If Jason Becker thinks you can burn, you can freaking burn, and that’s what PJ d’Atri does on this record. JB rightly compared him to John Sykes and Randy Rhoads, and d’Atri’s playing on these 11 tracks will show why. He gets great glam-shred tones, plays precise and intricate rhythms, and cranks out soaring solos. His chops are impressive, but my favorite parts of d’Atri’s style are his monster bends and great vibrato. BleedingStar.
The tones are diverse, the bends are ridiculously perfect, the rhythm grooves are right in the pocket, and the slide work is evocatively slinky. Sure, the lyrics are kind of goofy, but this is, after all, a Joe Walsh album. The gorgeously produced guitars are sometimes massive, sometimes skinny, but at all times rocking, and show why Walsh is the ultimate sideman, a killer (if somewhat unlikely) frontman, and a full-on legend. Fantasy.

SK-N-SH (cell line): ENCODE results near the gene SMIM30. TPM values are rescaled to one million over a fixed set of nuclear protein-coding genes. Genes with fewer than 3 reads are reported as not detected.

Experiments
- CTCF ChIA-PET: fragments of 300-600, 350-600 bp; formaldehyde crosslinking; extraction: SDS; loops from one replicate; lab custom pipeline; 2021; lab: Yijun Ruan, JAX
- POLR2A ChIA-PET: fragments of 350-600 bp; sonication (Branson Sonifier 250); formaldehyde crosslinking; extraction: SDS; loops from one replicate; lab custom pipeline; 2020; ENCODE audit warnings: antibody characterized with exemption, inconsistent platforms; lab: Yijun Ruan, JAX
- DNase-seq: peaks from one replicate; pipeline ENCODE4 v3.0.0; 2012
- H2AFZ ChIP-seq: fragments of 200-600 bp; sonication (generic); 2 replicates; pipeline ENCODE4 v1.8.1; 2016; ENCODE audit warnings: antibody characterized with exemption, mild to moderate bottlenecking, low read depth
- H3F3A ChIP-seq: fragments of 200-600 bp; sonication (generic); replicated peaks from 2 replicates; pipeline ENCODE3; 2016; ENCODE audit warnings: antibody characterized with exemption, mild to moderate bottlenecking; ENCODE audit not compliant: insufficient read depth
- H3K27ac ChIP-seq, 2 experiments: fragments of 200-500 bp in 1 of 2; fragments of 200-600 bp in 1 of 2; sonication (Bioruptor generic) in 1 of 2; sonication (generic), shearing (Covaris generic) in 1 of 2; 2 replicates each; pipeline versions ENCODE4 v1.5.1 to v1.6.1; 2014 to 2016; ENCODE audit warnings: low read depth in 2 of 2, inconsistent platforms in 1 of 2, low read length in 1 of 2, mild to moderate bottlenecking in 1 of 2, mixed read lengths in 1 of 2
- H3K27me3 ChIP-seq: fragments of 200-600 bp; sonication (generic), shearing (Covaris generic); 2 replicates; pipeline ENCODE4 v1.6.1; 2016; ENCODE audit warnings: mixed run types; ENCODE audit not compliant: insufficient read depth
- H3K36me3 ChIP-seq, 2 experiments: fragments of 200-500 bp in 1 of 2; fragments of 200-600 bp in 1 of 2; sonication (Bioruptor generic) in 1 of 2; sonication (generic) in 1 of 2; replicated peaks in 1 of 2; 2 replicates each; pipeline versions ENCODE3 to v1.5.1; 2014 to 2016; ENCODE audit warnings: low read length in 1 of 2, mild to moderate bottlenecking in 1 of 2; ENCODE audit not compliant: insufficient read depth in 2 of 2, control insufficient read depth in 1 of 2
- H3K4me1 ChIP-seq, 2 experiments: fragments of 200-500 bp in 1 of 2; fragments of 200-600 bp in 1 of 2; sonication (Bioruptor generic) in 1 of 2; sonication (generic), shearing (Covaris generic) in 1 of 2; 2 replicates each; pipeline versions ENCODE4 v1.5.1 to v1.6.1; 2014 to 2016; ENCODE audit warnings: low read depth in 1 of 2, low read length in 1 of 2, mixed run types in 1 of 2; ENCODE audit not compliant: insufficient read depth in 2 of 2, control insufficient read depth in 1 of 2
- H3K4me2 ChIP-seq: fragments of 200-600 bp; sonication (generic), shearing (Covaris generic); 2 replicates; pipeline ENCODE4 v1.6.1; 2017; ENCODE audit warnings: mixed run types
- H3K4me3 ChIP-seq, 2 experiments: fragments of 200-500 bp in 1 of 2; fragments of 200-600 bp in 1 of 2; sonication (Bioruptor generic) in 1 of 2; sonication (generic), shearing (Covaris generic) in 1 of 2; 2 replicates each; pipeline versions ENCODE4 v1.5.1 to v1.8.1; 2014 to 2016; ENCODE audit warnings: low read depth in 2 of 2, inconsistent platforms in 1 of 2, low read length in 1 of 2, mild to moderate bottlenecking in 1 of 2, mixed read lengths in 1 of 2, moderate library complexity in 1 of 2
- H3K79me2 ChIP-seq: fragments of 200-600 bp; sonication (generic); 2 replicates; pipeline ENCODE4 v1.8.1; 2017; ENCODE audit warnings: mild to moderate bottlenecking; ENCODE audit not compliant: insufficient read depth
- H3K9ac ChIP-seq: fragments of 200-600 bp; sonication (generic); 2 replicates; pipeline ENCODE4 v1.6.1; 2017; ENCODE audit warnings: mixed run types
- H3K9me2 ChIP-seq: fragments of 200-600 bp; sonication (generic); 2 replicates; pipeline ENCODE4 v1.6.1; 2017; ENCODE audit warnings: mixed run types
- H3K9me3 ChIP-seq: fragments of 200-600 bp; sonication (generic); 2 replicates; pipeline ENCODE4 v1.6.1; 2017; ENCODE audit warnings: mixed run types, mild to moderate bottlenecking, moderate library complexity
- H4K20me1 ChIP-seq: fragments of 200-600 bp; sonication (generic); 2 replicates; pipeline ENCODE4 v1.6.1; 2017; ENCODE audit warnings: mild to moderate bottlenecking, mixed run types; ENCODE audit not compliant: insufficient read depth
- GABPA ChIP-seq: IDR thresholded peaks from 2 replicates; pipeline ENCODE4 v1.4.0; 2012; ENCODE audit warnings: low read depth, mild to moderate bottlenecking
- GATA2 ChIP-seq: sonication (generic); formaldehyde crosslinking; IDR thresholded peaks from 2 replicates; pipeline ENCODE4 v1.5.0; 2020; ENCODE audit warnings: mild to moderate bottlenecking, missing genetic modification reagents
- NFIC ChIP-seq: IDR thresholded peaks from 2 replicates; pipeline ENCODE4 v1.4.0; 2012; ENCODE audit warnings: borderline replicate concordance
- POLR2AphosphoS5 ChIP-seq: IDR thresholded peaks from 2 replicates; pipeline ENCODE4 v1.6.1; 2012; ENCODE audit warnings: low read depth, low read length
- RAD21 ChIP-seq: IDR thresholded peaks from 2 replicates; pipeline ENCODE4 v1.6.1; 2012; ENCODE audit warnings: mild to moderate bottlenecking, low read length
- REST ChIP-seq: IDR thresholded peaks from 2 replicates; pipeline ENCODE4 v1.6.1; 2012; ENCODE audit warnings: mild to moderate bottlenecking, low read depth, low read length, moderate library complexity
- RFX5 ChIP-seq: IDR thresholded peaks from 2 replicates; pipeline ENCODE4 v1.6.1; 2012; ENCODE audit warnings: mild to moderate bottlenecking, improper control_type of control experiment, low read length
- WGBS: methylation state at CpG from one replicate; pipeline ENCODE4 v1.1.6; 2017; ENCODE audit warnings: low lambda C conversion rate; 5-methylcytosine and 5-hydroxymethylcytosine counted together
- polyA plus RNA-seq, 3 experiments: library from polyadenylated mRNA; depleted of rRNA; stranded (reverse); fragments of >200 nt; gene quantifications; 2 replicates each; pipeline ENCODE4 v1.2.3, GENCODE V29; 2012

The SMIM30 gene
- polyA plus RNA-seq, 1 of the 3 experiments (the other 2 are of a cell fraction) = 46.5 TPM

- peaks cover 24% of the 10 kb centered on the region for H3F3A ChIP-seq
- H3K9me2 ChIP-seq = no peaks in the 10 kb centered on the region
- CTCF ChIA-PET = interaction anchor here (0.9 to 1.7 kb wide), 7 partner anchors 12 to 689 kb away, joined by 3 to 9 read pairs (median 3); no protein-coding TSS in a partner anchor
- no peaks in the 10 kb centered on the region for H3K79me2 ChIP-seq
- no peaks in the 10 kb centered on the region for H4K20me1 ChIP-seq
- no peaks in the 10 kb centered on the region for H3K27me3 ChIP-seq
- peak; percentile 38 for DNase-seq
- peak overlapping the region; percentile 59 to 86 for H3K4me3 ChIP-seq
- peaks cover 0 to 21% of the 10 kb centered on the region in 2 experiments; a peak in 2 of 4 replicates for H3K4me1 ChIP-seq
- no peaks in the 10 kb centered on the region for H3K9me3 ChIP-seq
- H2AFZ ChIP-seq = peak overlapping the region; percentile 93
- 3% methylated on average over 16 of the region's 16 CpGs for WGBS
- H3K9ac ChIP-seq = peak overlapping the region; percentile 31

Marco Cappelli’s Italian Surf Academy
The American Dream
This record is a super-cool mashup of surf-music ’verb, spaghetti western twang, and a bunch of other bitchin’ guitar-y things. You get awesome dissonance in “Cinque Bambole,” spacey psycho-fuzz in “Django,” dreamy minimalism in “Blood and Black Lace,” and acid-infused, ring-modulated backwards weirdness in “Driving Decoy.” Oh yeah, you also get the greatest album cover since Sgt. Pepper’s. This record is definitely spinning at my next party. Mode Avant.